Actually there are 17 compact BAL quasars observed with VLBI in a literature [4, 5, 7][and Montenegro-Montes’ talk and proceeding]. About half of them have still unersolved structures even at high resolution, the other have core-jet structures indicating some orientation or very complex morphology, suggesting at least strong interaction with the surrounding medium .
1045+352 is a CSS object and a HiBAL quasar with a medium redshift. The new more sensitive high-resolution EVN 5 GHz observations revealed much more radio emission inside the source and confirmed its complicated radio structure. We suggest there are a strong jet-cloud interactions present in that source and changing the jet path. However not all the features visible on the new radio images can be explained by the interactions with the surrounding medium. We suspect there is a jet precession persent in that source, and the detailed discussion will be presented in a forthcoming paper.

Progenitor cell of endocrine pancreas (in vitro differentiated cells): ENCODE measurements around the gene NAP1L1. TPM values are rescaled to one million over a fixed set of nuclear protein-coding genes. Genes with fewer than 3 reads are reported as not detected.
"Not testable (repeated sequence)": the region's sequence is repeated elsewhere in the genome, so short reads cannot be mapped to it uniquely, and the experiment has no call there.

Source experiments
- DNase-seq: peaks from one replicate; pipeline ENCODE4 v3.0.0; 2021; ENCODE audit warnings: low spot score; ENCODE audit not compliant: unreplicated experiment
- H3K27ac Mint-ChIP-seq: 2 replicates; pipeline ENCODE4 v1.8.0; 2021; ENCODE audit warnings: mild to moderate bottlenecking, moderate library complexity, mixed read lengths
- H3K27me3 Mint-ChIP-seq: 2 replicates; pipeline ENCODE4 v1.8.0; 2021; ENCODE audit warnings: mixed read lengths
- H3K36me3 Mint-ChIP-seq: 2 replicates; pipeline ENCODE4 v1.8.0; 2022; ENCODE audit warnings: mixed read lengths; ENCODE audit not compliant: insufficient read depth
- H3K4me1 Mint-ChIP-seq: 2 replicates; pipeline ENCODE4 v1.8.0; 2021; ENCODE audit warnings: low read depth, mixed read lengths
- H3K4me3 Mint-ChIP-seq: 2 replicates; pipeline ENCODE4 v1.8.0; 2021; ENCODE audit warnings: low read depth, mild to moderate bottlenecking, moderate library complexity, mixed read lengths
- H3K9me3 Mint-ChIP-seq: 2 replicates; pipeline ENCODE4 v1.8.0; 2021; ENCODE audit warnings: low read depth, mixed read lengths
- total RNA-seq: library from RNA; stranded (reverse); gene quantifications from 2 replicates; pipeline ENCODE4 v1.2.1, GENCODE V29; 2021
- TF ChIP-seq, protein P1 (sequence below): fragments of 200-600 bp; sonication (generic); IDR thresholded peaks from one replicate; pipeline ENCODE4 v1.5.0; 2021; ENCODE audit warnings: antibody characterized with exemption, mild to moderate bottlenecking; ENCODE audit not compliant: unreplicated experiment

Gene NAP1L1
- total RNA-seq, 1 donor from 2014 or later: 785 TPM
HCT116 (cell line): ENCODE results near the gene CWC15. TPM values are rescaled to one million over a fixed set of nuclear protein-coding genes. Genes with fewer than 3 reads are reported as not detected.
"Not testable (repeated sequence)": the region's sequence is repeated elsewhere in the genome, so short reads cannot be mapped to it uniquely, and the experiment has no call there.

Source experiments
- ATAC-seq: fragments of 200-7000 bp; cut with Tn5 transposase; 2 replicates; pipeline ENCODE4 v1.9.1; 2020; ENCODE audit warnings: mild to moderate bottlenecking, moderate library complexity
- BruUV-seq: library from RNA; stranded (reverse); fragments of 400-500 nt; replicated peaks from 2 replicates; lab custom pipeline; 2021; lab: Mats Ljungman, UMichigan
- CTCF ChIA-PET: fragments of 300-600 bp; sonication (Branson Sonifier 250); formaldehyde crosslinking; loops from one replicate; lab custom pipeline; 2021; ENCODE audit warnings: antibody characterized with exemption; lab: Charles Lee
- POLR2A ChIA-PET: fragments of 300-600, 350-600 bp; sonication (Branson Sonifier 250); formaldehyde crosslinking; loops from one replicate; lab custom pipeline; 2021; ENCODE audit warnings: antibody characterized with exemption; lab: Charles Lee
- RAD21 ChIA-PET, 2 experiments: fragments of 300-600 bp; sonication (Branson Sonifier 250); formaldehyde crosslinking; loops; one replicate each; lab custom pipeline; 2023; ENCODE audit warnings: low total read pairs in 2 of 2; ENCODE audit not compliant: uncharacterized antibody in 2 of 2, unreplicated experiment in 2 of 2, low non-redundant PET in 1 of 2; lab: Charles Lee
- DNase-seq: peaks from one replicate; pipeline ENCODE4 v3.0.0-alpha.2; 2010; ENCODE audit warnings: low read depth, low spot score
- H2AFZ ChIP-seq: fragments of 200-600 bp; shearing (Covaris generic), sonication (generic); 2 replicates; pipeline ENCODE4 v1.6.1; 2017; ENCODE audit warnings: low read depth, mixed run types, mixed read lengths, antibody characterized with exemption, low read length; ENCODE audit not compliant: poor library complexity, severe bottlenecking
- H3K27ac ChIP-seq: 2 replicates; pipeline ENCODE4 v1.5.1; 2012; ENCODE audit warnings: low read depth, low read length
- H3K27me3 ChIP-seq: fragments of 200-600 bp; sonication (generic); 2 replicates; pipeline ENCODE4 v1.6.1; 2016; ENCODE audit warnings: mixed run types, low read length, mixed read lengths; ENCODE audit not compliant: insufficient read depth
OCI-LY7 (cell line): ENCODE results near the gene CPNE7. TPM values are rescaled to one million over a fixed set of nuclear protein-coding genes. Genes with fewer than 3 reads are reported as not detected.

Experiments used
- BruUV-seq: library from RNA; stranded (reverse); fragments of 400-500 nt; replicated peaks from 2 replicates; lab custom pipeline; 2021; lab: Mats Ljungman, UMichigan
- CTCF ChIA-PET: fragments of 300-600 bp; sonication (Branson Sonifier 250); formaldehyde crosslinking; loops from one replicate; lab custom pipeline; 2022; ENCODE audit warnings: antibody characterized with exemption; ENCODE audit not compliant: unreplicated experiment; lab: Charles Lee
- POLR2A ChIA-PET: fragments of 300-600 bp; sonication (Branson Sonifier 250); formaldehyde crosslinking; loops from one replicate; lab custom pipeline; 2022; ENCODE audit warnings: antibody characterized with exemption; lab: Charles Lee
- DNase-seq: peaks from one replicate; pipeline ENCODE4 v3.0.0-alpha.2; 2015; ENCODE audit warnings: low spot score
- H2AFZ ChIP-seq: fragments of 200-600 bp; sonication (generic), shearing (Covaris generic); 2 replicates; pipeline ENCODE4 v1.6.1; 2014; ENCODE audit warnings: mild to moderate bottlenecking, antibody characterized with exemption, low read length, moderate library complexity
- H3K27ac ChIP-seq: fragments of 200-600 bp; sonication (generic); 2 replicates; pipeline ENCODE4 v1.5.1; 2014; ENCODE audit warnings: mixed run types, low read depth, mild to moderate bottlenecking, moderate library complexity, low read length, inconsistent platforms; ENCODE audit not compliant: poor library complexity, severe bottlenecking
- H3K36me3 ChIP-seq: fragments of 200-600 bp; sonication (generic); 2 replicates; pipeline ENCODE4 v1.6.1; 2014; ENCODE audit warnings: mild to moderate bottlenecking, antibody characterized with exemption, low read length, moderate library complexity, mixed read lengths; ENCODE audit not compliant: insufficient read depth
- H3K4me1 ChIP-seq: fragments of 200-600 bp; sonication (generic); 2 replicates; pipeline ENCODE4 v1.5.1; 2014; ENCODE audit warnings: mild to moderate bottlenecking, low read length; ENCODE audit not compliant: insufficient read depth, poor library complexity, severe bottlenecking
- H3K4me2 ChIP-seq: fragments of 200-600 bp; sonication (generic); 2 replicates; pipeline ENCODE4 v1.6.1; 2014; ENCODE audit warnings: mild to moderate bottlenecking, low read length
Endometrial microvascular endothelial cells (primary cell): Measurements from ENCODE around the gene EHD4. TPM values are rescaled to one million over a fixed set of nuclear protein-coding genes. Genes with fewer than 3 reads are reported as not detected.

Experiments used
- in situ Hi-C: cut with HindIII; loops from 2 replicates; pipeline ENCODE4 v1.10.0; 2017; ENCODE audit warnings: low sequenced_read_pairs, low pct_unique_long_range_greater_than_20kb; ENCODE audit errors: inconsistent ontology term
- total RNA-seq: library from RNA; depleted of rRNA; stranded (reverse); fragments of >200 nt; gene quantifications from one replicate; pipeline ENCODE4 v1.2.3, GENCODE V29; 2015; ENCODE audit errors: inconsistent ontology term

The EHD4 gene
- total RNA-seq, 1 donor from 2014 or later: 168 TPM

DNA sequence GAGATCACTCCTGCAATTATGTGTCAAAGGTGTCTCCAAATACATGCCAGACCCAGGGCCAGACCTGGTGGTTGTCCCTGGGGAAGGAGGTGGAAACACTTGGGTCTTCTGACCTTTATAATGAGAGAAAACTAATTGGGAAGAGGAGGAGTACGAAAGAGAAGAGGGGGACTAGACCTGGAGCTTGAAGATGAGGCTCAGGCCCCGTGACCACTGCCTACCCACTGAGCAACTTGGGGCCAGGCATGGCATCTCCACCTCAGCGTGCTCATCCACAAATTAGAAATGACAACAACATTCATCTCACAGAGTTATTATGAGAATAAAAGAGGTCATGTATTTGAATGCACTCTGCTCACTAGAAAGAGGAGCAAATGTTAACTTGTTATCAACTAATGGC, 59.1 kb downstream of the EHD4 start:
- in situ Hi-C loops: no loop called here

MERLIN is a UK National Facility operated by
the University of Manchester on behalf of STFC.
The European VLBI Network is a joint facility of European, Chinese, South African and other radio astronomy institutes funded by their national research councils.
This work was supported by Polish Ministry of Science and Higher Education under grant N N203 303635. Partial support for this work was provided by the UMK under grant no. 410-A.